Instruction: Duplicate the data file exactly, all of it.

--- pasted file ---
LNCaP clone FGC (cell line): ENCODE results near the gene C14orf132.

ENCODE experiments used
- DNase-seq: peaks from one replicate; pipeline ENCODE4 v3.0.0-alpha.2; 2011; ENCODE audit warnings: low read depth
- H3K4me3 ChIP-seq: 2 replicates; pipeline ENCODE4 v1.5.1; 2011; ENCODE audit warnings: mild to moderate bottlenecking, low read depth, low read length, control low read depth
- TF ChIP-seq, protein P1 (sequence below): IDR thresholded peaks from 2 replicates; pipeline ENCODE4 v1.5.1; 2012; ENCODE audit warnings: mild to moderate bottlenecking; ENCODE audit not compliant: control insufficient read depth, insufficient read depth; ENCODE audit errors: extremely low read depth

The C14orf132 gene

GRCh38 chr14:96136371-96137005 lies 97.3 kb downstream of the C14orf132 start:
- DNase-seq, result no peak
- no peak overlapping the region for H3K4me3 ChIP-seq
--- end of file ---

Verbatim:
LNCaP clone FGC (cell line): ENCODE results near the gene C14orf132.

ENCODE experiments used
- DNase-seq: peaks from one replicate; pipeline ENCODE4 v3.0.0-alpha.2; 2011; ENCODE audit warnings: low read depth
- H3K4me3 ChIP-seq: 2 replicates; pipeline ENCODE4 v1.5.1; 2011; ENCODE audit warnings: mild to moderate bottlenecking, low read depth, low read length, control low read depth
- TF ChIP-seq, protein P1 (sequence below): IDR thresholded peaks from 2 replicates; pipeline ENCODE4 v1.5.1; 2012; ENCODE audit warnings: mild to moderate bottlenecking; ENCODE audit not compliant: control insufficient read depth, insufficient read depth; ENCODE audit errors: extremely low read depth

The C14orf132 gene

GRCh38 chr14:96136371-96137005 lies 97.3 kb downstream of the C14orf132 start:
- DNase-seq, result no peak
- no peak overlapping the region for H3K4me3 ChIP-seq